For Sony, being green didn’t come easily when it decided to build a trio of environmentally friendly structures. Three arduous years and millions of dollars after a much-ballyhooed groundbreaking ceremony, the Culver City brass are finally seeing the fruits of their labors.
The studio’s lot and office transformation project has earned the difficult-to-achieve distinction of Leadership in Energy and Environmental Design (LEED) gold certification from the U.S. Green Building Council.
Spearheaded by studio chiefs Amy Pascal and Michael Lynton and touted by California Gov. Arnold Schwarzenegger, the lot undertaking gives the studio bragging rights for reducing its carbon footprint. And even amid tough economic times that resulted in 750 pinkslips and job eliminations over the past two years — events unforeseen when the project was launched — the studio still says obtaining the LEED distinction was worth the trouble.
The studio is reluctant to provide a dollar figure for the effort, which included the construction of two 100,000-square-foot office buildings, named after Jack Cohn and Harry Cohn, and a new parking structure.
One insider says there’s no simple number or percentage that reflects the cost or future savings of having such eco-perks as an onsite filtration system for storm-water runoff, low-flow toilets, low-emitting materials or the installation of motion-detector lights and energy-efficient bulbs. “We committed to make this investment because it was the right thing to do,” the insider explains.
The challenges of going green in a big way were numerous.
“It was a complicated process,” says developer Marshall Rose, whose Georgetown Co. led the endeavor alongside Gensler Architecture and general contractor CW Driver. “We had to consider things like water consumption and drainage issues, but we still needed to be visually appealing. That can be a delicate task.”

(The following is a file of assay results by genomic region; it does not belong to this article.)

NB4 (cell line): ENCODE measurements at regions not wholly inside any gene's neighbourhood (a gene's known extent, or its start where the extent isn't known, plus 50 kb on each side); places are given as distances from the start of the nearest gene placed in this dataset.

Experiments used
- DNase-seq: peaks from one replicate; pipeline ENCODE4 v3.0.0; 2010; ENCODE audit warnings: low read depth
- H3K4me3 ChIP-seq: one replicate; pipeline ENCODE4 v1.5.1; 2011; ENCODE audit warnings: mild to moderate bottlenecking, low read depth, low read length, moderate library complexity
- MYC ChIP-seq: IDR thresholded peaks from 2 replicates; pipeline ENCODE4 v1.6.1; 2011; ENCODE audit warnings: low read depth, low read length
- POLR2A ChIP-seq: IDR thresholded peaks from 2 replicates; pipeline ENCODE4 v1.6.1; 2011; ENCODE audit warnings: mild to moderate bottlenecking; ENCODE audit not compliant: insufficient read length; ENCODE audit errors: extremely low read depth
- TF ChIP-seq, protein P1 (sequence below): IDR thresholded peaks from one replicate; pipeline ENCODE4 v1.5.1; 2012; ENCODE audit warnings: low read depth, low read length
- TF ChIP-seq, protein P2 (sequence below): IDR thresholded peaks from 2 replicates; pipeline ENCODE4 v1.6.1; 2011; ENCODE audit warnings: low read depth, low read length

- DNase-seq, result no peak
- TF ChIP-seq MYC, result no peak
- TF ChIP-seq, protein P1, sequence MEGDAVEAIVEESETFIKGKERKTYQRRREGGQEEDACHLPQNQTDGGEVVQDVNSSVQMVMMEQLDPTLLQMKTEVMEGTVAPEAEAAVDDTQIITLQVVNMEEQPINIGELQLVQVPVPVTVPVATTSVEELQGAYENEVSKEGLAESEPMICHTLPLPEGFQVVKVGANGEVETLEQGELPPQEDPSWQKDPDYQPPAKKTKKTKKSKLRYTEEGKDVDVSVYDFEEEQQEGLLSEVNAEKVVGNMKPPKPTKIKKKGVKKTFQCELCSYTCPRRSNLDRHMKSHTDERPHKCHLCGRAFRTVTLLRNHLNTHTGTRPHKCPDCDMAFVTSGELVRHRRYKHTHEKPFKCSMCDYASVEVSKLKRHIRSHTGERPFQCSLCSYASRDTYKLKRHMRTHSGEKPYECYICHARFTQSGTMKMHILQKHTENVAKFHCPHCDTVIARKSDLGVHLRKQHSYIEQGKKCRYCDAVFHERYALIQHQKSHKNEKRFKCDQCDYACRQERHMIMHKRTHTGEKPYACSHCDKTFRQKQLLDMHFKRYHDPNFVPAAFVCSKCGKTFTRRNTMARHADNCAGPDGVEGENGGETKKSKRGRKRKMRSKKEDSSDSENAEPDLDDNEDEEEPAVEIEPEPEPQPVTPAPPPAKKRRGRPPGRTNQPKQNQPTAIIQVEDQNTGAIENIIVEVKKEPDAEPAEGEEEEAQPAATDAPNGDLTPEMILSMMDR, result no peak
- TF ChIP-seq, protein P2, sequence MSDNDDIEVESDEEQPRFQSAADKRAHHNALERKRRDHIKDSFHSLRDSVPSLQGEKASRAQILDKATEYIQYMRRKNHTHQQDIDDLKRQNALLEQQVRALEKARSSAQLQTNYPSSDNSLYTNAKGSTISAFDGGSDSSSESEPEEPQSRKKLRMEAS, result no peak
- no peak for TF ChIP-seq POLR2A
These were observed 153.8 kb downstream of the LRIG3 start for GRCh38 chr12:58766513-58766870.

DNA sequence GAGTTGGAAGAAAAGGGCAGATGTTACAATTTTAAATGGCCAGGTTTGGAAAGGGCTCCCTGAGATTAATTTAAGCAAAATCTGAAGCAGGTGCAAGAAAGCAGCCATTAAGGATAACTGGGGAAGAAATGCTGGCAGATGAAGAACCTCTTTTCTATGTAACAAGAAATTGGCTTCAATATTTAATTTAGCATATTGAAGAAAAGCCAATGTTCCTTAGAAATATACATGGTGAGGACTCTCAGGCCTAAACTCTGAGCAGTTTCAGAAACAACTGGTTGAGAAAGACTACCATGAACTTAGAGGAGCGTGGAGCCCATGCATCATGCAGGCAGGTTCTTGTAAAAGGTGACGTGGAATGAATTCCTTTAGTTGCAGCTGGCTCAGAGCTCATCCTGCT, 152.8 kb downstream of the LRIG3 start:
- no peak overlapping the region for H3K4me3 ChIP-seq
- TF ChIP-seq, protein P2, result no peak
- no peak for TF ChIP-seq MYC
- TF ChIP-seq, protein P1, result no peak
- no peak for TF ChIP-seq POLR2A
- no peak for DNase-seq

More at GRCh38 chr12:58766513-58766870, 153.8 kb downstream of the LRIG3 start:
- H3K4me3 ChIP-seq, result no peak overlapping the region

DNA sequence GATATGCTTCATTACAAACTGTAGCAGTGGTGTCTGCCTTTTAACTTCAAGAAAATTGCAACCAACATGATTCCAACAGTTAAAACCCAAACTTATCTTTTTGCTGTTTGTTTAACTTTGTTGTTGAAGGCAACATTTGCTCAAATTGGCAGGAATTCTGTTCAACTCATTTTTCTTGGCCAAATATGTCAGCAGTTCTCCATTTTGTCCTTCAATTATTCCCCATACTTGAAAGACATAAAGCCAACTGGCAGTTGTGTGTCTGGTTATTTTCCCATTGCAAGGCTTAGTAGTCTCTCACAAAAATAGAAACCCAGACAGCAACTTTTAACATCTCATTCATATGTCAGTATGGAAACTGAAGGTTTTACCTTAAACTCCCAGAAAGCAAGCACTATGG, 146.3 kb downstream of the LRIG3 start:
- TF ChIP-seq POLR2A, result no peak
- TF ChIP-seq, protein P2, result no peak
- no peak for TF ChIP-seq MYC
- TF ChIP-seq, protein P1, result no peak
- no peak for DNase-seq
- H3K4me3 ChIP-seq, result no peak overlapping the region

Adding to the difficulty was the fact that the work had to be carried out without damaging any of the existing buildings that are registered as historical monuments.
And reflecting the change in the economic climate since the effort was begun three years ago, there’s increased scrutiny on how much bang for the buck Sony — or any business — can get from its eco approach.
Some architects, including Frank Gehry, question the value of chasing LEED certification. He said during a public Q&A on April 6 in Chicago that the cost often outweighs the benefits. On some projects, he notes, “the costs of incorporating those kind of things don’t pay back in your lifetime.”
But Rose says that in Sony’s case, the cost of pursuing the higher building standards was only incrementally more than traditional, more wasteful, construction.
“The pricetag is the same whether you are building an efficient and sustainable structure or not, with one exception: the solar component of the effort,” says Rose, whose Hollywood resume also includes a major overhaul of Paramount’s Melrose lot 20 years ago. “But we received state and federal tax credits to offset those extra costs.”
As a result, Sony is the first and only studio to achieve ISO 14001 certification, the international standard for managing an org’s impact on the environment.
And even amid tough economic times, the studio says that distinction was well worth the outlay.